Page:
vrooom3440
Feb 15th, 06, 3:16 PM
You say the timing has changed... but it might help to be more specific: are you talking about initial or total?

Total should not change and should never advance. It could retard if the mech adv sticks. It could also retard if the dist slips. If you rule out the latter through alignment marks, then you are left with the former. Establish this first.

Once you have total nailed then you can turn to initial. Your setup will exhibit some instability because you have advance coming in during idle conditions. Personally I would prefer a curve that did not start until 1000 RPM to avoid this. But that can be tough mechanically, so you get something like you have. On my motor I would be 5* up the curve at idle so effectively I would only have 17* total mech adv.

Be all that as it may, if your initial is varying more than a few degrees it would again suggest sticking issues with the mech adv.

You may want check into why this dist was suspect... for example had somebody previously replaced the mech advance with a hot rod curve kit? These are surprisingly (or not) poorly made and failure prone. This may be why a new dist was recommended.

jtm60
Feb 15th, 06, 5:52 PM
Steve:

I need to get out there and get my gun on it. When it has changed in the past, what I meant was that where I had set my timing at idle (factoring in that I am into the mech advance curve at idle speed)..it was different from where I had set it. When it gets too retarded, it tends to diesel. When it is too far advanced, its hard to start. So based on this, I would say my initial changed. when i have encountered this in the past, I simply re-set it to where i liked it at idle, locked it down and went with it..never got too far into checking the total every time, even though that would tell me more. on the couple times i did mess around with looking at total, it was not consistently done advancing at 2800rpm.

i really dont know what was in the hei before i had it hot rodded myself, your guess is as good as mine. you very well may be correct in your thinking that is why the shop just recommended a new distributor.

at any rate, i went ahead and ordered a new msd digital e curve, its on the way! hopefully it winds up helping me get the results i want..im sure a new coil isnt going to hurt either.

vrooom3440
Feb 15th, 06, 7:11 PM
My suggestions were based on my own experience. I went to install a Spectre advance kit and found similiar junk parts already in there. These parts were much less robust than the advance in the new distributor I ended up buying. Of course the new dist does not have quite the right curve for my application, so still more work is required.

I advocate setting ignition timing based on total in all cases as it is much more reliable for what you get. It is less dependent on mechanical advance curves and maximum advance. It is also less dependent on insuring idle is low enough, so it can be performed on an engine that is not fully warmed up.

And one last point regarding vacuum advance. You mentioned you were running without one? This is not a good idea for all but drag racing applications. You want to see a maximum timing of around 50* with max mechanical advance plus vacuum advance for best cruise. You want the vacuum advance to put in full advance at 1-2" higher than idle vacuum. And you should hook it up to manifold vacuum. This will provide the extra advance you motor needs at idle eliminating the diesel problem. It also eliminates the advance during startup eliminating the hard to start problem.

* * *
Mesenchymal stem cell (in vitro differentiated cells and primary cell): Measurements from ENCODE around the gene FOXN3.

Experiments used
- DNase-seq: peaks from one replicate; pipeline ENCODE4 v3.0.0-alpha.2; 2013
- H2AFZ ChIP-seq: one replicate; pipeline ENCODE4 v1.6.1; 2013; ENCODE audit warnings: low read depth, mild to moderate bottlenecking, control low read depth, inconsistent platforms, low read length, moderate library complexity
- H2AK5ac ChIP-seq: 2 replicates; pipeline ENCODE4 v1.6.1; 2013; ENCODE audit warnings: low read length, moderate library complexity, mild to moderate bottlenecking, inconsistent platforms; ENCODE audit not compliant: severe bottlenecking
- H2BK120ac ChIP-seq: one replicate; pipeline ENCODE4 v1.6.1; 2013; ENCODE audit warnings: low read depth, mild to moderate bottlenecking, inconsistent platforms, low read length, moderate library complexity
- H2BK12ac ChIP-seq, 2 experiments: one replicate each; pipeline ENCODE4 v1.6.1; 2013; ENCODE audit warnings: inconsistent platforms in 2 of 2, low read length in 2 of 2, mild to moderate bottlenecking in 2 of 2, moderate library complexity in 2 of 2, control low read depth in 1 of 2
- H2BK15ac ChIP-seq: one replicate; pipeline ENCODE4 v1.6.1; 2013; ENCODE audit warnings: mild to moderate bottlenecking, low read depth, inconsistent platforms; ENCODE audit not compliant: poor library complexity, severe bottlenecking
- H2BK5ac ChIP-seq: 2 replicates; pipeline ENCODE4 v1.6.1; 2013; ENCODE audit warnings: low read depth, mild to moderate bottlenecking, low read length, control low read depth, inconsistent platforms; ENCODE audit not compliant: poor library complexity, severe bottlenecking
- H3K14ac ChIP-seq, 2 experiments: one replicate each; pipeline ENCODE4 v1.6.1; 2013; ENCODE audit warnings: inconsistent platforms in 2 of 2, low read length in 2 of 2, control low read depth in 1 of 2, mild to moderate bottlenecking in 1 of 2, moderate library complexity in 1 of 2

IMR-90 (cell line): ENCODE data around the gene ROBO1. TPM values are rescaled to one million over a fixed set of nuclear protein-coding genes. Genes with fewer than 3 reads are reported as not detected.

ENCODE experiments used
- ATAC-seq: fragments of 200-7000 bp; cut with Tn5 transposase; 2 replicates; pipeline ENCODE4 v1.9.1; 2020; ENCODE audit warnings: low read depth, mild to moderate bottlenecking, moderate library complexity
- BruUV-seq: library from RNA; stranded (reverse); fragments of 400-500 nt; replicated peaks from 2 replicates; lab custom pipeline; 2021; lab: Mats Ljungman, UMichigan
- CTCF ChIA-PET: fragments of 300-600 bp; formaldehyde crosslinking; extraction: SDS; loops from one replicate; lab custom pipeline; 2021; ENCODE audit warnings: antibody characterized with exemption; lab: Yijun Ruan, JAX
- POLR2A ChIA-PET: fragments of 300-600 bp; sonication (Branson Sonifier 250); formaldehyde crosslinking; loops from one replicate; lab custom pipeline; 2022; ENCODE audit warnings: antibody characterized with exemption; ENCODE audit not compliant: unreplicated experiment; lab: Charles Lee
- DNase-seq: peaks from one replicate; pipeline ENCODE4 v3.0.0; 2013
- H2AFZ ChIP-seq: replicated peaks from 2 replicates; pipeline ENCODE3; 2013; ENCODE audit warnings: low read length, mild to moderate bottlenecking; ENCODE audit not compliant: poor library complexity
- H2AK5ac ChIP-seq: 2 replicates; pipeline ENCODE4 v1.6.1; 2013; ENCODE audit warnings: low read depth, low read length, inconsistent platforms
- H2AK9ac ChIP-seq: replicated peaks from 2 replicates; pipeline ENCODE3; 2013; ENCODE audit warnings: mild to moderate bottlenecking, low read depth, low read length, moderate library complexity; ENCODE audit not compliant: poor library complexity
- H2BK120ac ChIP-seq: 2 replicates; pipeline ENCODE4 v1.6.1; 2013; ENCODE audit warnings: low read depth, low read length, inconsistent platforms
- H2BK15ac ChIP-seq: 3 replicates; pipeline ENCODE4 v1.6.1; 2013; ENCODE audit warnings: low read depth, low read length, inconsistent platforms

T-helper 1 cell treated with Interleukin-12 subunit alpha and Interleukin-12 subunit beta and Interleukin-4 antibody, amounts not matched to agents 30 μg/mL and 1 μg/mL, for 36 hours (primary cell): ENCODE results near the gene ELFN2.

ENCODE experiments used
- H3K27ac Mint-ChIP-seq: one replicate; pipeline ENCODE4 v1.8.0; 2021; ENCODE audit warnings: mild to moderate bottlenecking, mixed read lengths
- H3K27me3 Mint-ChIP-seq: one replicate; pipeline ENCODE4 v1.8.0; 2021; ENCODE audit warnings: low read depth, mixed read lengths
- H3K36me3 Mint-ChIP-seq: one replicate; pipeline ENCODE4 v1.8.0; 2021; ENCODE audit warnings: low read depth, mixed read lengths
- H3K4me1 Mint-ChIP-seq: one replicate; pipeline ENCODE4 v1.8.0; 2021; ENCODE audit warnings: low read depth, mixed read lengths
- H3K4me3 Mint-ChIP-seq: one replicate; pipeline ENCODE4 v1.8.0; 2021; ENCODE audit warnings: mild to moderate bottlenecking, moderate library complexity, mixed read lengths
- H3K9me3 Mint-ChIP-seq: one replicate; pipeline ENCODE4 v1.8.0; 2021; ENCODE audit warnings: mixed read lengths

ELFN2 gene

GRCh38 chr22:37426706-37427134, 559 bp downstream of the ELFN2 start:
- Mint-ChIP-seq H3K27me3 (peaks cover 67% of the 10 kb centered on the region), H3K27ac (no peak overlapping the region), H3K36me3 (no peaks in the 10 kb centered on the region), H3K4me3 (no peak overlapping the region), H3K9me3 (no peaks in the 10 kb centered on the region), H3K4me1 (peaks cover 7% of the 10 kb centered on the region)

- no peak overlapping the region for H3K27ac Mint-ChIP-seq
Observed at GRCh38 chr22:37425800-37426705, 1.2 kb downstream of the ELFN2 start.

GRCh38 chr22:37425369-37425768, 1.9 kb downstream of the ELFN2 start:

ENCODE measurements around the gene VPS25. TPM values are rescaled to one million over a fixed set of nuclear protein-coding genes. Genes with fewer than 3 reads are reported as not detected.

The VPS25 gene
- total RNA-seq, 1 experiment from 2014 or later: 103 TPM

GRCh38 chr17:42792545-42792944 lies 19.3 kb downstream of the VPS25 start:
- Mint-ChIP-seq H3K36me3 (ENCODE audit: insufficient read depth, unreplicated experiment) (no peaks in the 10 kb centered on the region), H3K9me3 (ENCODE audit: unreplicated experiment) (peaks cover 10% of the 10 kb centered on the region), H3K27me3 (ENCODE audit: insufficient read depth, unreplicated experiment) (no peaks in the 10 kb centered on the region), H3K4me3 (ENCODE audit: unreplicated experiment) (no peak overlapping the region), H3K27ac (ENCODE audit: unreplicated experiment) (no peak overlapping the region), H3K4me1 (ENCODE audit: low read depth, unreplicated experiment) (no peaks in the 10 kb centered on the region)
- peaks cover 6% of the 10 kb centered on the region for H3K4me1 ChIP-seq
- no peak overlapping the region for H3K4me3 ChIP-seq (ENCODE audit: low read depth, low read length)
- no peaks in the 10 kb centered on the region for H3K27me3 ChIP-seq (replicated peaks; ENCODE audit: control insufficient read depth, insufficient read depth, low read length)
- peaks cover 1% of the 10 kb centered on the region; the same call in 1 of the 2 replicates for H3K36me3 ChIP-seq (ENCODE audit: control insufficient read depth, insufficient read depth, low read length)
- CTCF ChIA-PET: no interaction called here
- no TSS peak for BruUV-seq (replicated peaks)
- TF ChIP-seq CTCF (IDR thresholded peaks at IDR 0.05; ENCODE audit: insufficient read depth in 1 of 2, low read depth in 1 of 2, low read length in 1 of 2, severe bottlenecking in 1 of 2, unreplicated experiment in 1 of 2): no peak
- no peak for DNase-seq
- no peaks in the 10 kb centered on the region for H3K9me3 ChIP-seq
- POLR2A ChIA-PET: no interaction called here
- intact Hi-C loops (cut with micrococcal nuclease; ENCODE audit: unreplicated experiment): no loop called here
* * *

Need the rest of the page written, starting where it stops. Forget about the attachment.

jtm60
Feb 15th, 06, 8:36 PM
well, the shop that did the distributor and motor work..the main man is an old school drag racer, so that probably explains the lack of vacuum advance. my car is far from a drag racer, although i like to blast through the gears like everyone else that owns a musclecar...so when i am driving, it sees a lot of stop and go, and also some cruising and punching around..seems like vacuum advance can do nothing but help my application, but i wasnt going to argue with the guy about it at the time..after driving the car around, i think i need to be doing some further road testing/tuning on the whole thing.

Schurkey
Feb 16th, 06, 5:46 AM
So...is there a vacuum advance screwed to the distributor housing, and hooked onto the pickup coil, just not connected to a vacuum hose? Or is there NO vacuum advance at all?

If you have nothing to secure the pickup coil except the wires going to the module, yeah, your timing is gonna be TOTALLY unpredictable.

jtm60
Feb 16th, 06, 9:35 AM
yes, there is a vac. advance on the distributor..its a gm hei with the vac. advance can on the (passengers side) of the car. i have it capped off with one of those little black rubber caps. same with my carb and manifold..there is no vacuum signal going to the distributor.

the coil is in the top of the cap, secure as far as i know.

GRN69CHV
Mar 6th, 06, 6:46 AM
I'm dealing with similar issue now. Going to install the VC1862 vac advance can to get some vac advance at idle. Previously, I had lighter springs in the HEI, caused a very erratic idle due to timing jumping all around. For a motor that idles at about 850+ have to be careful with the advance curve. I think it either has to be very quick so the advance is well in at idle or delayed a bit. THe spring set up I have been most succesful with starts advance at 800RPM, full advance by 2600 (1-heavy / 1-light). It cam with 2 medium springs installed, but gave me a very erratic idle timing. Haven't tried going any lighter for a faster curve, although with a higher idle and a higher stall converter is may not be needed, unless you go to 2 light springs which will basically put it at close to full advance at start up, but I would be leary of detonation problems running it like that.